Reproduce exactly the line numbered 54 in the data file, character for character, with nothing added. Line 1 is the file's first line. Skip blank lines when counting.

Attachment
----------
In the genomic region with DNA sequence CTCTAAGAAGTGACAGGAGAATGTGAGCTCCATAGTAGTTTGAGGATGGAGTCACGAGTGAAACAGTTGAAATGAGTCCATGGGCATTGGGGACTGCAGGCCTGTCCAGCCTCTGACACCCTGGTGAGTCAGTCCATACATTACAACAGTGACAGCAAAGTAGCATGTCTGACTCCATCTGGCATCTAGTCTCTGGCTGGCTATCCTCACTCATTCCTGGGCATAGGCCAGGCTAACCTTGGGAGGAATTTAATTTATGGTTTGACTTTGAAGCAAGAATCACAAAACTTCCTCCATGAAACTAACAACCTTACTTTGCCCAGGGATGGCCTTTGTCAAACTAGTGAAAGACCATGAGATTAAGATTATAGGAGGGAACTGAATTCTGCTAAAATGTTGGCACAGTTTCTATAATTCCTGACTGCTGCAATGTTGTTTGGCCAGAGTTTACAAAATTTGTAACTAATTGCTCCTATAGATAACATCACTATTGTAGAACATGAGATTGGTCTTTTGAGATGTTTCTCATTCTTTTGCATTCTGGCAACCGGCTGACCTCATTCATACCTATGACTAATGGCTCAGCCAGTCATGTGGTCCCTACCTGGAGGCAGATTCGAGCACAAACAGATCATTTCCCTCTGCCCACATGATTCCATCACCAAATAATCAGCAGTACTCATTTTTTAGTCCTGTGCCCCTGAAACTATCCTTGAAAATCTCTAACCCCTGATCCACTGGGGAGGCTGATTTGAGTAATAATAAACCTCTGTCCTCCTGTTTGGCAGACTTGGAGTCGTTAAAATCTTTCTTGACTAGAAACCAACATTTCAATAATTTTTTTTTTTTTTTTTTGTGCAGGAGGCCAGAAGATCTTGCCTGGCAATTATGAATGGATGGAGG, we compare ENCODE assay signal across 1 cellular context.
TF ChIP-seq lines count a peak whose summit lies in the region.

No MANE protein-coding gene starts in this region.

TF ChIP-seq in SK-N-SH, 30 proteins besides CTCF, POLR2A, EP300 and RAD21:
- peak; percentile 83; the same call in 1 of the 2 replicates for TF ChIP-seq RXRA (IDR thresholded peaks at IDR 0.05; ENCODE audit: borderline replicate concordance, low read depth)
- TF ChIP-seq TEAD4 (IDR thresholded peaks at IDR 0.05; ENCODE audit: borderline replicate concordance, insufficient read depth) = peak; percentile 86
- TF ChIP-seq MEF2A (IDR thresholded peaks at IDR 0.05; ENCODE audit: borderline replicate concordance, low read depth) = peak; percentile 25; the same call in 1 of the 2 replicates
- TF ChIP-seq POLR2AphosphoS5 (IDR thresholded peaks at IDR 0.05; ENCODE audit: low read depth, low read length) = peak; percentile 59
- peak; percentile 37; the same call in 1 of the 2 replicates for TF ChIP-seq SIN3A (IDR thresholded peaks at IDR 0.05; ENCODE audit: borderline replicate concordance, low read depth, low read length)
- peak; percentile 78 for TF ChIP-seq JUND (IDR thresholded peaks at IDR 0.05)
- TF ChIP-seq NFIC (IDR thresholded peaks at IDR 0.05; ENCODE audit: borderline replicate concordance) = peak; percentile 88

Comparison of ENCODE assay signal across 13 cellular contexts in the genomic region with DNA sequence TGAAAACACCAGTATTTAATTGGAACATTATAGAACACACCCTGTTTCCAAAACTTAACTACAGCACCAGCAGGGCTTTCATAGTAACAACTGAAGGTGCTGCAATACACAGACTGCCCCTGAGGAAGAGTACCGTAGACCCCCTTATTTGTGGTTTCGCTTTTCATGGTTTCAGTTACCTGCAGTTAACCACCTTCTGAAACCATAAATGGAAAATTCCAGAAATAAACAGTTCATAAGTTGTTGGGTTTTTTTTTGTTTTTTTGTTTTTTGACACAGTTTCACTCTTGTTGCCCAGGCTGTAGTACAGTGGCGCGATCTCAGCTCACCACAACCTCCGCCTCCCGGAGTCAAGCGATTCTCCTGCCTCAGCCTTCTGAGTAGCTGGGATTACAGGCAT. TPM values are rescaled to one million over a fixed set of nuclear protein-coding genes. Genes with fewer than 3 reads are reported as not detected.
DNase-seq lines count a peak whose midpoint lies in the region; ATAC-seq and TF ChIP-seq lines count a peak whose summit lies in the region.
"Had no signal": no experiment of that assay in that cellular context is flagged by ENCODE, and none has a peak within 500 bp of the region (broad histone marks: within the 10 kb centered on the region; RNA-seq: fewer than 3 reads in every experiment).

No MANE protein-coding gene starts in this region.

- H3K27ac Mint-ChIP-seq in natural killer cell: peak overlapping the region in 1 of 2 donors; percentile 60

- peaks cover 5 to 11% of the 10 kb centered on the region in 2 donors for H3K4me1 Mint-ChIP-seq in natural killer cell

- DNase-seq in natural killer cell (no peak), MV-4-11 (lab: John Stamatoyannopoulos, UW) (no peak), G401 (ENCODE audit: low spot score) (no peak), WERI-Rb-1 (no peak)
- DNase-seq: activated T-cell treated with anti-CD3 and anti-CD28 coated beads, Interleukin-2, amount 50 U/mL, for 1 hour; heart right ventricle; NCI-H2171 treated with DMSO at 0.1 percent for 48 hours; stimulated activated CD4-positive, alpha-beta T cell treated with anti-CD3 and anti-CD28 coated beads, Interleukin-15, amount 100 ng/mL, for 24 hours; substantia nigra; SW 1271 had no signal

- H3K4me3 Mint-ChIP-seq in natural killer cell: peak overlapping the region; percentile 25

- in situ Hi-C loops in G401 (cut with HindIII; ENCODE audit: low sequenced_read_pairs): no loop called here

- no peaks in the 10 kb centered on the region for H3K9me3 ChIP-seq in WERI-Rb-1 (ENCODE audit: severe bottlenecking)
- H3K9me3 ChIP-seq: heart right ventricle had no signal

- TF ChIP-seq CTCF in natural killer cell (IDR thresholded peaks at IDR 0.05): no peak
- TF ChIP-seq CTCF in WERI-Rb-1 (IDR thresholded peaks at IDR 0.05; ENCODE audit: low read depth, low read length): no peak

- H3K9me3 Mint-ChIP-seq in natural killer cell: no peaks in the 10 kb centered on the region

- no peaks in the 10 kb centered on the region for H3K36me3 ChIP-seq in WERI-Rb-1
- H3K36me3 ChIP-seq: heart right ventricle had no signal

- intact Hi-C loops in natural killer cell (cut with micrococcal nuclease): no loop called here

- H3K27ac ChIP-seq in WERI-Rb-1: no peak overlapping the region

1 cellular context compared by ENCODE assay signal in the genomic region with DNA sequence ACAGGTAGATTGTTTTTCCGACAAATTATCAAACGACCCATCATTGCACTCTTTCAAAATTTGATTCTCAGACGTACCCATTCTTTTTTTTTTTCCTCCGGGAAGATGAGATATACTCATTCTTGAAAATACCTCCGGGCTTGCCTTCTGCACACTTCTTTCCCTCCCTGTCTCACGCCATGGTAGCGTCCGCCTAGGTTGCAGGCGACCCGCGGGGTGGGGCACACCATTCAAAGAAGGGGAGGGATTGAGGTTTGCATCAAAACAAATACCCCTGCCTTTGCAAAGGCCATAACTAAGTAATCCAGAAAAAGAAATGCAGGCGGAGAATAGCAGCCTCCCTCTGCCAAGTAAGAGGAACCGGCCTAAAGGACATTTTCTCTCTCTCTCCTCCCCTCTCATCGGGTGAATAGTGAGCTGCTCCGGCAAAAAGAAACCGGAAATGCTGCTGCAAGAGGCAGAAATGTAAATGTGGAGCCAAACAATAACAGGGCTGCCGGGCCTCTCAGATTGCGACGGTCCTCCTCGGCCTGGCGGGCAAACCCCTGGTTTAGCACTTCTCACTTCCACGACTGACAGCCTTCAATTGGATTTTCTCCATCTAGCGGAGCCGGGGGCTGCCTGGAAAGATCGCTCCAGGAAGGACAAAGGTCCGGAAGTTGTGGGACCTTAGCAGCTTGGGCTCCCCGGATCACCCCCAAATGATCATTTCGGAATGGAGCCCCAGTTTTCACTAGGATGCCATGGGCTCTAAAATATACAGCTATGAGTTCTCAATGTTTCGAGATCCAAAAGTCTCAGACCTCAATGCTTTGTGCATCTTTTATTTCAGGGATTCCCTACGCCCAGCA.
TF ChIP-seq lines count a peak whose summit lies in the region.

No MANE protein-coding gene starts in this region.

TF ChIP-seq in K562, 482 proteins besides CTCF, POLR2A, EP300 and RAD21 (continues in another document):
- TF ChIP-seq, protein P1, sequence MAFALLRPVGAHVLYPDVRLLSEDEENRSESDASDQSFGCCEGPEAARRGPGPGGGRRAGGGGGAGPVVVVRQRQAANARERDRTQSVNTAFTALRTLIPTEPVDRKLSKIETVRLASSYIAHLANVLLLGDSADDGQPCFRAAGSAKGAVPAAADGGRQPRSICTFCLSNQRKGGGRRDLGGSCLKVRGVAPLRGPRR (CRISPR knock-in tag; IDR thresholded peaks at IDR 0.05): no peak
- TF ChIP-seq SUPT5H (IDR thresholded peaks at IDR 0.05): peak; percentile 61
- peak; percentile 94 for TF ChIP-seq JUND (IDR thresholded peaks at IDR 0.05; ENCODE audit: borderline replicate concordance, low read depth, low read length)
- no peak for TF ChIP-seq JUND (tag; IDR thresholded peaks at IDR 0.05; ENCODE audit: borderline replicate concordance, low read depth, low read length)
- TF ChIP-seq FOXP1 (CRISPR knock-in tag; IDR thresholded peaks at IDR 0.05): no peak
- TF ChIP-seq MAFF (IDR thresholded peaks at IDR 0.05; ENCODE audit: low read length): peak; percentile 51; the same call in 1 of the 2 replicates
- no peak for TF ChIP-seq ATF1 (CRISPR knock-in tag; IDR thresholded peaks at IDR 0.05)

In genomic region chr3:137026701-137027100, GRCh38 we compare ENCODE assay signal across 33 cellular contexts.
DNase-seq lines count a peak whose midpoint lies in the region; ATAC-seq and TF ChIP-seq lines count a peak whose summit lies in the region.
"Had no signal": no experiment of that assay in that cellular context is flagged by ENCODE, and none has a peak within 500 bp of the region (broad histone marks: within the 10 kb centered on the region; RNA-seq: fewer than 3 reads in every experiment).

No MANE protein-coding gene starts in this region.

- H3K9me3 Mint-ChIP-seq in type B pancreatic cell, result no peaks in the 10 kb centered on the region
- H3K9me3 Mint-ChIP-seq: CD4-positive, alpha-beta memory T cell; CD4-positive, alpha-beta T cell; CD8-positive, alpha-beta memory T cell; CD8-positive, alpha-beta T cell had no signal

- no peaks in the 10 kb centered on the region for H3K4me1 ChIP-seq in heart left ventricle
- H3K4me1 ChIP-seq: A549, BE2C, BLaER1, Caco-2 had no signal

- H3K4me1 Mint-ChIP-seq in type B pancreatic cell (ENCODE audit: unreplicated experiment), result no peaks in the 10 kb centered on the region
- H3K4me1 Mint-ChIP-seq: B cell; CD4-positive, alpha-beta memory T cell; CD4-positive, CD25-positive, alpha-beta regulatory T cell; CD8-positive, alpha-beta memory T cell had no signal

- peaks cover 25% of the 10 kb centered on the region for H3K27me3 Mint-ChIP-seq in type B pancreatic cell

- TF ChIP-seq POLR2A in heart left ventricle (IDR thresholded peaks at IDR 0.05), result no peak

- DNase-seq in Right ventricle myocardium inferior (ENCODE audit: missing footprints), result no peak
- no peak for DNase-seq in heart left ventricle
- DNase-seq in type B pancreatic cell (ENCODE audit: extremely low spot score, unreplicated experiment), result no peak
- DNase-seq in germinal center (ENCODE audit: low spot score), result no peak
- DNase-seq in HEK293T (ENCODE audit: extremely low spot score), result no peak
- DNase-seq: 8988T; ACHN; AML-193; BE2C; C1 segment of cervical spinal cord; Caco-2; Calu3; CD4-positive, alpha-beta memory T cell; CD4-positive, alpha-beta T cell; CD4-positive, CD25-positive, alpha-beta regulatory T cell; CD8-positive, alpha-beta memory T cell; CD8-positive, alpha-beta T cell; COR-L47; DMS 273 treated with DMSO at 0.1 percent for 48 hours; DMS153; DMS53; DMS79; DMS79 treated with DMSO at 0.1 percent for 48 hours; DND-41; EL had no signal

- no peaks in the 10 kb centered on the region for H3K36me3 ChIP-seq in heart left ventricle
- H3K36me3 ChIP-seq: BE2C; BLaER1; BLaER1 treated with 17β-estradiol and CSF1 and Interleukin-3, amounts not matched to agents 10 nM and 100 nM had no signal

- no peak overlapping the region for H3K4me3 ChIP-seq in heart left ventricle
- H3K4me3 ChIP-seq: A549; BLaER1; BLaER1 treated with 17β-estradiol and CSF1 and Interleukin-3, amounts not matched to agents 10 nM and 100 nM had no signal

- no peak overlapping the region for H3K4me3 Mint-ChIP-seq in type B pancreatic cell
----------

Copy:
- DNase-seq in Right ventricle myocardium inferior (ENCODE audit: missing footprints), result no peak